Effective therapies to treat coronavirus disease 2019 (COVID-19) are urgently needed. While many investigational, approved, and repurposed drugs have been suggested as potential treatments, preclinical data from animal models can guide the search for effective treatments by ruling out those that lack efficacy in vivo. Remdesivir (GS-5734) is a nucleotide analogue prodrug with broad antiviral activity1,2 that is currently being investigated in COVID-19 clinical trials and recently received Emergency Use Authorization from the US Food and Drug Administration3,4. In animal models, remdesivir was effective against infection with Middle East respiratory syndrome coronavirus (MERS-CoV) and severe acute respiratory syndrome coronavirus (SARS-CoV)2,5,6. In vitro, remdesivir inhibited replication of SARS-CoV-27,8. Here we investigate the efficacy of remdesivir in a rhesus macaque model of SARS-CoV-2 infection9. Unlike vehicle-treated animals, macaques treated with remdesivir did not show signs of respiratory disease; they also showed reduced pulmonary infiltrates on radiographs and reduced virus titres in bronchoalveolar lavages twelve hours after the first dose. Virus shedding from the upper respiratory tract was not reduced by remdesivir treatment. At necropsy, remdesivir-treated animals had lower lung viral loads and reduced lung damage. Thus, treatment with remdesivir initiated early during infection had a clinical benefit in rhesus macaques infected with SARS-CoV-2. Although the rhesus macaque model does not represent the severe disease observed in some patients with COVID-19, our data support the early initiation of remdesivir treatment in patients with COVID-19 to prevent progression to pneumonia.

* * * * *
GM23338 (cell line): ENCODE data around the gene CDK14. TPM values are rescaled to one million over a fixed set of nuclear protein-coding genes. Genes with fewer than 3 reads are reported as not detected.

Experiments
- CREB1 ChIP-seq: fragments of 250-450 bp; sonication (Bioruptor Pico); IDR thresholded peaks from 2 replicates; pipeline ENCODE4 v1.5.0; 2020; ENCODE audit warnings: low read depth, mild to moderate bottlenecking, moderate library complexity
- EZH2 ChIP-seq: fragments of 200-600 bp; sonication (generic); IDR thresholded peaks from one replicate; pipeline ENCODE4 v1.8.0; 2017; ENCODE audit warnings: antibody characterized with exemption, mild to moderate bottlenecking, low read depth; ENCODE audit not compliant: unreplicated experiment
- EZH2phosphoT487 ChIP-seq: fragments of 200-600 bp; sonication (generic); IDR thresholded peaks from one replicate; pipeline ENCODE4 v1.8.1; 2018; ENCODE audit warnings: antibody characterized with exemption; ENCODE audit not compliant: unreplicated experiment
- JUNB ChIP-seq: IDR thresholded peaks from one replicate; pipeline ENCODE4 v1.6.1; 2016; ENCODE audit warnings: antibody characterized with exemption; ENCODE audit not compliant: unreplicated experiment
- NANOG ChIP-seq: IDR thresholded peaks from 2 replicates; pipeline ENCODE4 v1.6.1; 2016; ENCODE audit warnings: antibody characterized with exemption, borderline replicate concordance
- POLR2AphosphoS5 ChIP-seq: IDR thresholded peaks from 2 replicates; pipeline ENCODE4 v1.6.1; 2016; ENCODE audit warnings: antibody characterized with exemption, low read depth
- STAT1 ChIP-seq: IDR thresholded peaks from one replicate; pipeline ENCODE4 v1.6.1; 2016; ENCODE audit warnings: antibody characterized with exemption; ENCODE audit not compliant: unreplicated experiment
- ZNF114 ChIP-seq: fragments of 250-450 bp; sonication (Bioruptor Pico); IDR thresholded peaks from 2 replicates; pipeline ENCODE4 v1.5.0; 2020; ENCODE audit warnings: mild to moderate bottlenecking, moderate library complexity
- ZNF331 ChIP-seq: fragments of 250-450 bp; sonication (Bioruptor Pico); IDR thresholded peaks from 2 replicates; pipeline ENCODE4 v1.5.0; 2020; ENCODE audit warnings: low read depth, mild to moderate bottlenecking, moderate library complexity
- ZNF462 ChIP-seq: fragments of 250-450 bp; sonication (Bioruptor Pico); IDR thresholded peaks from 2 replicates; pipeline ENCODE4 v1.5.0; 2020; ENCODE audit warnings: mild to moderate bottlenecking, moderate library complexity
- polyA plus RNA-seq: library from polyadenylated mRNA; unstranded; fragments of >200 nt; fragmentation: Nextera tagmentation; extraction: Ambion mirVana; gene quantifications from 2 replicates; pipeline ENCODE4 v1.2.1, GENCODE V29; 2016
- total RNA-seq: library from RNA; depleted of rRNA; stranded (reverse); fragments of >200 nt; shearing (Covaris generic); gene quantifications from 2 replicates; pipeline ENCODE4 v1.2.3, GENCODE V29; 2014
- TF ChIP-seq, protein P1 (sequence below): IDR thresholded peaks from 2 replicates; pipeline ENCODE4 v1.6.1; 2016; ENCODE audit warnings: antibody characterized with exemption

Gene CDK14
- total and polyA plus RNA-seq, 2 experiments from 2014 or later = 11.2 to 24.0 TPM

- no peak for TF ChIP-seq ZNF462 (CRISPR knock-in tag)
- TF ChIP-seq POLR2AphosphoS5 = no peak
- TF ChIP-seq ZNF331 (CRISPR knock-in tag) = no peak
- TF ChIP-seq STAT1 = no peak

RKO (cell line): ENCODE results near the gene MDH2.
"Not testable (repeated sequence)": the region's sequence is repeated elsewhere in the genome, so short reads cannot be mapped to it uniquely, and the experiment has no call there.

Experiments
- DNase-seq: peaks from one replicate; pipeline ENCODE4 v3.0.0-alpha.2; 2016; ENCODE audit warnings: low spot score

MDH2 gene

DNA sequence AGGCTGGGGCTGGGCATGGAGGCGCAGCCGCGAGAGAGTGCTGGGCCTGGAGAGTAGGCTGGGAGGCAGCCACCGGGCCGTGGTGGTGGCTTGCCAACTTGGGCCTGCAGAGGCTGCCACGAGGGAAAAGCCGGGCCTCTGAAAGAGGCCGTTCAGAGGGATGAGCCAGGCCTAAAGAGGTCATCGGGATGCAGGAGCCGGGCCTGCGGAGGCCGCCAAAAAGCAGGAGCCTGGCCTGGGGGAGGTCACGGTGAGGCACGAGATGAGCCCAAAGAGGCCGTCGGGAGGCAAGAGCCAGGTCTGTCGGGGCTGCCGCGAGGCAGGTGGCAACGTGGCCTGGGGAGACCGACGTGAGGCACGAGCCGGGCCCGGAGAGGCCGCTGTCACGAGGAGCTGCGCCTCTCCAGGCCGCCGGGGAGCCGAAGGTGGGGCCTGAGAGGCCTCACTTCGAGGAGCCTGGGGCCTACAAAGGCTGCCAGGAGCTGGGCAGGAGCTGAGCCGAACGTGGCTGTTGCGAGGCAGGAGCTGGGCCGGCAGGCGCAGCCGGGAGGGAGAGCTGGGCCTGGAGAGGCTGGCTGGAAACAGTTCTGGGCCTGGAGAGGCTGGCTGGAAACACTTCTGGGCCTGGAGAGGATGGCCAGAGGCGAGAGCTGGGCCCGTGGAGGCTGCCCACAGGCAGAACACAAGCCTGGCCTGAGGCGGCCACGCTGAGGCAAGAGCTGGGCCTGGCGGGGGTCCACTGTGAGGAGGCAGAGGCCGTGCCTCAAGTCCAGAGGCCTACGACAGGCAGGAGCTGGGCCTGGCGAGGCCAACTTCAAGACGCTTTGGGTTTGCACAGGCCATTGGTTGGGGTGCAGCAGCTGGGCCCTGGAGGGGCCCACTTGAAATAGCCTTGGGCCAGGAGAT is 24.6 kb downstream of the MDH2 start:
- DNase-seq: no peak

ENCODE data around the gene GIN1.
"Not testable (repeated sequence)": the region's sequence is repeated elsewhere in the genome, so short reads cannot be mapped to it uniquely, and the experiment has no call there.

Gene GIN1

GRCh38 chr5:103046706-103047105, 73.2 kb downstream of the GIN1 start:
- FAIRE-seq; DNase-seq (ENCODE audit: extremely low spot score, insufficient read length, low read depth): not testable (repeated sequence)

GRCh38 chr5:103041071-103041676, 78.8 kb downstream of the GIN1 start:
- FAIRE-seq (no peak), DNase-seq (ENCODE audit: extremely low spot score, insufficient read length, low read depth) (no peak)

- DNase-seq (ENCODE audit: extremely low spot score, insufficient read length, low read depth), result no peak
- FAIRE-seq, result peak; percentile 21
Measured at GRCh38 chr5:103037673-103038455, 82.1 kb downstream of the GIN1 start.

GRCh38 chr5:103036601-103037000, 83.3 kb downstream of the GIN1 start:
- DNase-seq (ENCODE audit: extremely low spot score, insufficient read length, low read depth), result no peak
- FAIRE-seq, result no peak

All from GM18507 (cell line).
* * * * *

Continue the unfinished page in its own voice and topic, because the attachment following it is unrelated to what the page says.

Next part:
Subject(s)
Adenosine Monophosphate/analogs & derivatives , Alanine/analogs & derivatives , Betacoronavirus/drug effects , Coronavirus Infections/drug therapy , Coronavirus Infections/virology , Disease Models, Animal , Macaca mulatta/virology , Pneumonia, Viral/prevention & control , Adenosine Monophosphate/pharmacokinetics , Adenosine Monophosphate/pharmacology , Adenosine Monophosphate/therapeutic use , Alanine/pharmacokinetics , Alanine/pharmacology , Alanine/therapeutic use , Animals , Betacoronavirus/genetics , Betacoronavirus/pathogenicity , Bronchoalveolar Lavage Fluid/virology , COVID-19 , Coronavirus Infections/pathology , Coronavirus Infections/physiopathology , DNA Mutational Analysis , Disease Progression , Drug Resistance, Viral , Female , Lung/drug effects , Lung/pathology , Lung/physiopathology , Lung/virology , Male , Pandemics , Pneumonia, Viral/drug therapy , Pneumonia, Viral/pathology , Pneumonia, Viral/physiopathology , Pneumonia, Viral/virology , SARS-CoV-2 , Secondary Prevention , Time Factors , Viral Load/drug effects , Virus Replication/drug effects , Virus Shedding/drug effects